NEW DETAILS: Using alternative landfill too costly, study says

Montgomery County has no plans to stop using a Dayton landfill that for months has been the focus of odor complaints, but wants the EPA to take more action to address the issue.

Diverting solid waste from Stony Hollow Landfill would cost the county about $2.15 million more, making the move too costly, officials said. Yet the county wants the Ohio Environmental Protection Agency to take further steps to curtail the Waste Management-owned site's odor issues that "have caused great hardship for citizens" in at least nine communities.


“Many of our citizens complain about the negative effect that these odors have had on their quality of life and their ability to enjoy their homes and community,” according to a letter dated Feb. 24 to state EPA Director Craig Butler by the county’s environmental services department.

Citing complaints “primarily Moraine, Jefferson Township, Trotwood, Kettering, Oakwood, Miami Township, West Carrollton, Miamisburg and Dayton,” residents “are also frustrated by the lack of progress being made toward a permanent solution. The concerns raised by our residents cannot be ignored,” the letter states.

RELATED: Stony Hollow barred from discharging waste into Dayton system

The county has been exploring the use of an alternative site to haul trash to after hundreds of complaints were lodged about Stony Hollow's inability to contain odors at the South Gettysburg Avenue location dating back to April 2016.

But a financial advisory committee for the county’s solid waste management has not recommended a move. Documents indicate the cost to use a Jay County, Ind. landfill the county also contracts with would be $15.6 million over a 14-month span before the Waste Management agreement expires in 2018.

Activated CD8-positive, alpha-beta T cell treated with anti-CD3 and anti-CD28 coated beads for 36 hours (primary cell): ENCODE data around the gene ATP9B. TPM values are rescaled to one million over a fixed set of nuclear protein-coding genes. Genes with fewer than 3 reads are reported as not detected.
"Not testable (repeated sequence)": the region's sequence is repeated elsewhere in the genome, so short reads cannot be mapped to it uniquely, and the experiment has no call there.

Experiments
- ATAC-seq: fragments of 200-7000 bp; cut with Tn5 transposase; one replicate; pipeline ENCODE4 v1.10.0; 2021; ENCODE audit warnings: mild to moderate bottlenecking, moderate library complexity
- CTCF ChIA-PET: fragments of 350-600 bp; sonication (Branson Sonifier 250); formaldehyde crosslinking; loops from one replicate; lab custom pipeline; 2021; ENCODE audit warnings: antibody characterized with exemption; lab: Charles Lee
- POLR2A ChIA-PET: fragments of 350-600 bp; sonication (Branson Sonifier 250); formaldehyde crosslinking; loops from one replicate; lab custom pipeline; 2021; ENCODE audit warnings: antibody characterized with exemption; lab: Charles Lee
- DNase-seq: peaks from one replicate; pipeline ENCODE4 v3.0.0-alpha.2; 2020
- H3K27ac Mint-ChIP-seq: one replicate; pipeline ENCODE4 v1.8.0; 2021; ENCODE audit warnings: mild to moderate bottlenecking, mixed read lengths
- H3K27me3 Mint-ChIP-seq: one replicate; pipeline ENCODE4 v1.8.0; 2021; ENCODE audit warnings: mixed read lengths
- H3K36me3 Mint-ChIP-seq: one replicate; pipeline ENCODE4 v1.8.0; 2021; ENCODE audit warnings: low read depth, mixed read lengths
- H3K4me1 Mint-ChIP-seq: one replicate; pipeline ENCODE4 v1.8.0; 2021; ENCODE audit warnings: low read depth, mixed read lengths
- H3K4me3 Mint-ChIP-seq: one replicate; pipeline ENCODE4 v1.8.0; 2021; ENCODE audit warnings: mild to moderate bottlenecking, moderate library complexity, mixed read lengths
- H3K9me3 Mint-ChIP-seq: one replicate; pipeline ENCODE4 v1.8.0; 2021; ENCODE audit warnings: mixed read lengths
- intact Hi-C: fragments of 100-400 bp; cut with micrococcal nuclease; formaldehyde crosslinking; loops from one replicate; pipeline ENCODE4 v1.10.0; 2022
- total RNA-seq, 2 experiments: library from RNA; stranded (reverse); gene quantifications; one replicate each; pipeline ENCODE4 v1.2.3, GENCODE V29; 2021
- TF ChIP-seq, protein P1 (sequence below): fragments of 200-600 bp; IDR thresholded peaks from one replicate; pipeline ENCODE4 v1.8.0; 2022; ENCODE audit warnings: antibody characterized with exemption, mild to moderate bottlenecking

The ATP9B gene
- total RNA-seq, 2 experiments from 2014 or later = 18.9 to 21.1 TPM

The current option costs $13.4 million over the same time period, records show.

With solid waste, “the biggest cost drivers are logistics,” said Pat Turnbull, director of the county’s environmental services. “So it’s primarily driven by how far you have to drive. The additional cost is primarily due to the distance and the amount of trips it would take to get the trash that you would normally dispose of under our current configuration.”

The Ohio EPA has negotiated with Waste Management short-term actions to address the odor issues at the South Gettysburg Avenue site and Stony Hollow has complied with them, officials have said.

RELATED Class-action lawsuit cites landfill odors

“We have made significant progress in implementing the full vacuum under the cap system, which has had a positive impact on containing and controlling odors,” according to an email from Kathy Trent, Waste Management’s senior public affairs director. “We are working closely with the Ohio EPA on final orders that will include continued agency involvement, monitoring and odor surveillance.”

The agency indicated Tuesday it is now working with the company “to address current and future conditions at the Stony Hollow Landfill.”


“These orders will supplement the existing interim orders issued by Ohio EPA and will require the facility to continue to manage odors and reduce the impact to the surrounding communities,” according to an OEPA email.

But the county would like to see more specific – and further – orders, said Pat Turnbull, director of environmental services.

Some state orders have dealt with curtailing the odors and measuring their frequency. The county wants changes in air monitoring and testing, more sharing of testing results and a centralized complaint system for odor complaints and information, according to the letter.

Turnbull said Waste Management indicated the odor issues have not caused any health problems and the county wants to see the company’s data supporting that.

“That is something we believe that they would have the ability to tell Waste Management or (tell) Waste Management that they need to release to the public,“ Turnbull said.

OEPA officials indicated they plan to meet with county officials to discuss those concerns.

About the Author